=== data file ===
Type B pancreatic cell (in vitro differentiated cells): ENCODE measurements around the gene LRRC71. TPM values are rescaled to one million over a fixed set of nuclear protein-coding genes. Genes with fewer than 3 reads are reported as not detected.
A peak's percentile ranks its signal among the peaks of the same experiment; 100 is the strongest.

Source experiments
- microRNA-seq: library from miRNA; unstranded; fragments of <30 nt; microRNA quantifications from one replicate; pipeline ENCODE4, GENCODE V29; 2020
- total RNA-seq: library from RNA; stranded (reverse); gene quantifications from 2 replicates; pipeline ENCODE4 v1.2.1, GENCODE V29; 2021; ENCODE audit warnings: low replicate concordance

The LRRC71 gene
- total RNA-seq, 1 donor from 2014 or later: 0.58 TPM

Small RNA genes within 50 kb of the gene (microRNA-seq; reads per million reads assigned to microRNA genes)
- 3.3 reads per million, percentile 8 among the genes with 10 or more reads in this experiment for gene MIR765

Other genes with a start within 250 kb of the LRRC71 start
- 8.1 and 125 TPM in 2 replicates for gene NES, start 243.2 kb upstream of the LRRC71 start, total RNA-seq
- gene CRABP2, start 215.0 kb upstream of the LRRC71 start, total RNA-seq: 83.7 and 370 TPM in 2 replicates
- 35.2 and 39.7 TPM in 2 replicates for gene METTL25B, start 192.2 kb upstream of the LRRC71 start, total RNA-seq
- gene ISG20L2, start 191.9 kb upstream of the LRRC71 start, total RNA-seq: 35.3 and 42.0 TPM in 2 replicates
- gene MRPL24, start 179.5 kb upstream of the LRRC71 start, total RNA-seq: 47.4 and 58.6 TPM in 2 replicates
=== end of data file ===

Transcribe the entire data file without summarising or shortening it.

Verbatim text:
Type B pancreatic cell (in vitro differentiated cells): ENCODE measurements around the gene LRRC71. TPM values are rescaled to one million over a fixed set of nuclear protein-coding genes. Genes with fewer than 3 reads are reported as not detected.
A peak's percentile ranks its signal among the peaks of the same experiment; 100 is the strongest.

Source experiments
- microRNA-seq: library from miRNA; unstranded; fragments of <30 nt; microRNA quantifications from one replicate; pipeline ENCODE4, GENCODE V29; 2020
- total RNA-seq: library from RNA; stranded (reverse); gene quantifications from 2 replicates; pipeline ENCODE4 v1.2.1, GENCODE V29; 2021; ENCODE audit warnings: low replicate concordance

The LRRC71 gene
- total RNA-seq, 1 donor from 2014 or later: 0.58 TPM

Small RNA genes within 50 kb of the gene (microRNA-seq; reads per million reads assigned to microRNA genes)
- 3.3 reads per million, percentile 8 among the genes with 10 or more reads in this experiment for gene MIR765

Other genes with a start within 250 kb of the LRRC71 start
- 8.1 and 125 TPM in 2 replicates for gene NES, start 243.2 kb upstream of the LRRC71 start, total RNA-seq
- gene CRABP2, start 215.0 kb upstream of the LRRC71 start, total RNA-seq: 83.7 and 370 TPM in 2 replicates
- 35.2 and 39.7 TPM in 2 replicates for gene METTL25B, start 192.2 kb upstream of the LRRC71 start, total RNA-seq
- gene ISG20L2, start 191.9 kb upstream of the LRRC71 start, total RNA-seq: 35.3 and 42.0 TPM in 2 replicates
- gene MRPL24, start 179.5 kb upstream of the LRRC71 start, total RNA-seq: 47.4 and 58.6 TPM in 2 replicates